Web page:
Feeling inspired? Want to take action in YOUR neighborhood? If you have awesome ideas about how to make your town greener, safer, and more fun, let us help! Tell us your awesome idea right here. We’d love to help you get started today.

Pssst…. In OTHER ioby news: Have a great idea, but feel like you need a blueprint to get you started? Or a recipe to follow? NO PROBLEMO! We’ve got you covered. Check out some of our very best recipes for change, here.

 

AWESOME PROJECT: Recovering lost stories of the Underground Railroad

In 2002, 73-year-old Joan Southgate – retired Cleveland social worker and grandmother of nine – decided she was going to take her daily one-mile walk up a  few levels. She felt called to honor her enslaved ancestors by walking the very same hundreds of miles they’d walked to freedom, on the Underground Railroad. Her march made the news, and when she got home, she founded an organization called Restore Cleveland Hope (“hope” had been Cleveland’s code name on the Underground Railroad) and set to work saving the city’s last remaining “safe home” – the Cozad Bates House – from demolition.

 

Joan Southgate on Toni Morrison's Bench by the Road

“She wanted her grandchildren to grow up being proud of having survived,” explains photographer and Restore Cleveland Hope volunteer Jeanne Van Atta. “When the subject of slavery comes up in schools, African American children hang their heads, and feel ashamed, and that’s something she wanted to get past. That this is not something to be ashamed of. This is something to be proud of. This is not something you did, but something that was done to you. And something that your ancestors survived by their own strength and cleverness, and they only became stronger from going through this.”

 

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recovering lost history

The Cozad Bates House stands today, and hosts wonderful cultural and educational programs, including a Freedom Festival featuring African dancing, singing, and reenactments. Last year, an actress took on the story of Lucy Bagby, the last enslaved fugitive to seek shelter in Cleveland. “It’s a sad story in many ways,” says Van Atta. “There was a lot of support for her because of the fugitive slave act. Ohio was a free state. There was a fight between people who wanted to capture her and people who wanted to keep her free. She was actually sent back to her so-called owner. Ultimately she was freed, and she moved back to Cleveland and was buried here in a cemetery.”

Restore Cleveland Hope’s team of volunteers also go into schools and communities to lead “beloved community dialogues,” in which they tell the story of a person whose life was touched by the Underground Railroad, and then draw lessons for today. Toni Morrison recently placed one of her twelve “benches by the road” – commemorating those who worked to fight slavery – in front of the Cozad Bates House. Wonderful work is being done.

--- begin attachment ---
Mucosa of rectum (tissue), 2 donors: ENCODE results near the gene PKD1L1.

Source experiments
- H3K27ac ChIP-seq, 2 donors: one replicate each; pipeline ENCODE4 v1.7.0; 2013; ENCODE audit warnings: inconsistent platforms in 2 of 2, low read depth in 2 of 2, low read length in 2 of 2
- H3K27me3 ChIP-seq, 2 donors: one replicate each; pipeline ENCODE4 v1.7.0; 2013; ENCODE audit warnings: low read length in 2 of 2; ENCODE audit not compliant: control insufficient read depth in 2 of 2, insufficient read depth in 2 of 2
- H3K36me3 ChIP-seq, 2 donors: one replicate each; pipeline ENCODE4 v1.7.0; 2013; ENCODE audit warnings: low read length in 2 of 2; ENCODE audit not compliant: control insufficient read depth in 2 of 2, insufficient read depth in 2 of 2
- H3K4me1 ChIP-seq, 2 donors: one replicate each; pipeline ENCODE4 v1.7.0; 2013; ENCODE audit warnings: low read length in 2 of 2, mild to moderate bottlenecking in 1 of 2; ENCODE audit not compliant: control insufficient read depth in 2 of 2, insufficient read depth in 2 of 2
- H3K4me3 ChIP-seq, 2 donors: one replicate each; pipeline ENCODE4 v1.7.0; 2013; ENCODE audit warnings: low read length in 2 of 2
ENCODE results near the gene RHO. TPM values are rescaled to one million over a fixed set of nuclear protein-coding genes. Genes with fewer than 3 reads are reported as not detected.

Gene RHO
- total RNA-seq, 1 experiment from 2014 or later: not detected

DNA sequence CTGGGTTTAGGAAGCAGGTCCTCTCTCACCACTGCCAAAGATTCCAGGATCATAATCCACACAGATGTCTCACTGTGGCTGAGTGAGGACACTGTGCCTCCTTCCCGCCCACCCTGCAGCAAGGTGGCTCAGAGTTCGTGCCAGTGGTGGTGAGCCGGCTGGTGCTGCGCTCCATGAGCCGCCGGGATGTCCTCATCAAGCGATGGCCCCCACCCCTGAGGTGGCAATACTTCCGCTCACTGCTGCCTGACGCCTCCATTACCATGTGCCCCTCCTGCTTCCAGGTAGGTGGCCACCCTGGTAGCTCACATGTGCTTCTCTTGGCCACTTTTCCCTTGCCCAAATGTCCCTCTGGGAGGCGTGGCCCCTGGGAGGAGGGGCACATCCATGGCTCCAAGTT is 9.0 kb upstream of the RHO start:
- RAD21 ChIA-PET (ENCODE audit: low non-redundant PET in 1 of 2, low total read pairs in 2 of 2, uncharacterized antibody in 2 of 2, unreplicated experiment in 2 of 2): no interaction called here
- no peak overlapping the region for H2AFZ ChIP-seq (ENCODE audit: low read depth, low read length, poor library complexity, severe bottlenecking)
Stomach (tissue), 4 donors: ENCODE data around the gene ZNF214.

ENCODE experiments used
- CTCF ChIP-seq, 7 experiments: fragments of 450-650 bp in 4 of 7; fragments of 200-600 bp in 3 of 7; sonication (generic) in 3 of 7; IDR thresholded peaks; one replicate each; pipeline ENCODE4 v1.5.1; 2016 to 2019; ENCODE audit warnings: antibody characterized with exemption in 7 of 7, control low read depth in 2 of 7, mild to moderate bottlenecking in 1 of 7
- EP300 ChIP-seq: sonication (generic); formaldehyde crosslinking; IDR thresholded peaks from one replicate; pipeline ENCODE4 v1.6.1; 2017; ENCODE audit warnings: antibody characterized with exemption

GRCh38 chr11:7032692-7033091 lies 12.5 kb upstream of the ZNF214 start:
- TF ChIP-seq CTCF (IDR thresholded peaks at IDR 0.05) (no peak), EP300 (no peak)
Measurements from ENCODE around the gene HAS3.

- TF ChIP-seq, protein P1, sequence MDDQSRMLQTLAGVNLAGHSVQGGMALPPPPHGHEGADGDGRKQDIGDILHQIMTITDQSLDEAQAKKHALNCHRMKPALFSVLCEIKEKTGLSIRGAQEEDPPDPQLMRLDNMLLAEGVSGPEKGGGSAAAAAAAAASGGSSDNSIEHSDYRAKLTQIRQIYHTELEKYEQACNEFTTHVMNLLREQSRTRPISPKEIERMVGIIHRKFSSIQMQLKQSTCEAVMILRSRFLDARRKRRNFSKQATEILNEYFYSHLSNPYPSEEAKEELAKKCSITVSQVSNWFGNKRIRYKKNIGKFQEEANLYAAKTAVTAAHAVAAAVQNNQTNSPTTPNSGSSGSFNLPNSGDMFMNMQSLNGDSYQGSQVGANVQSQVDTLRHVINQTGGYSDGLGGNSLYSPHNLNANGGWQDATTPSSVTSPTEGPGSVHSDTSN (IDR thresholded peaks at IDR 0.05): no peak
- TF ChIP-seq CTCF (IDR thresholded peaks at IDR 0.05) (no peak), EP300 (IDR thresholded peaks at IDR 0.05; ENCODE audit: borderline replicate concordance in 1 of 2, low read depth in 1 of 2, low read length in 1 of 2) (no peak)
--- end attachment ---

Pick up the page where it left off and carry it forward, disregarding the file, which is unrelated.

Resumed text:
The problem is that Restore Cleveland Hope can’t keep as much of the history alive as it would like to – because so much of it is lost. “A lot of the underground railroad history was lost because of the nature of what was done,” explains Van Atta. “It was all done in secret. Nothing could be written down or documented, because people’s lives were at stake. And then once the Civil War was over, I think a lot of people wanted to move on. People were trying to survive. The white abolitionists moved on to other issues. And the people who had been enslaved were desperately trying to survive and deal with all of the new hardships that they had to face. So preserving that history was not a priority.”

 

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This was, unfortunately, especially true in Cleveland. “Cleveland is not usually thought of,” explains Van Atta, “when people think of Northern Ohio and the Underground railroad. They usually think of Oberlin, because they’ve done a really good job of preserving their history, and Cleveland has not. Until Restore Cleveland Hope came along, people didn’t know what Cleveland’s role was during that time.”

That’s why Restore Cleveland Hope and the Cozad Bates House volunteer staff recently raised money via ioby to fund new research into the history of the Underground Railroad in Cleveland. They plan to hire university students to dig deep into archives and communities, using maps, illustrations, and court case documents to recover as many names and individuals’ stories as they can.

Money raised will also help fund this year’s Freedom Festival; because the organization is volunteer-run, and the festival offered free of charge to participants, funds are needed to cover permitting, sound equipment, and other basics.

To learn more about Restore Cleveland Hope’s wonderful work, visit them here.

Feeling inspired? Want to take action in YOUR neighborhood? If you have awesome ideas about how to make your town greener, safer, and more fun, let us help! Tell us your awesome idea right here. We’d love to help you get started today.

Pssst…. In OTHER ioby news: Have a great idea, but feel like you need a blueprint to get you started? Or a recipe to follow? We’ve got you covered. Check out some of our very best recipes for change, here.

AWESOME PROJECT: New rail trail coming to Georgia!

One of the coolest stories we get to tell, here at ioby, is the story in which someone smart and inspired moves away from home to live somewhere new for a period of time, gets exposed to a life-changing idea, and then brings it back home  when they return months or years later. These leaders  are like pollinators, buzzing from state to state, town to town, spreading ideas that work, and leaving  fruit-bearing trees in their wake. It’s a story that never gets old.

 

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greenways make people happy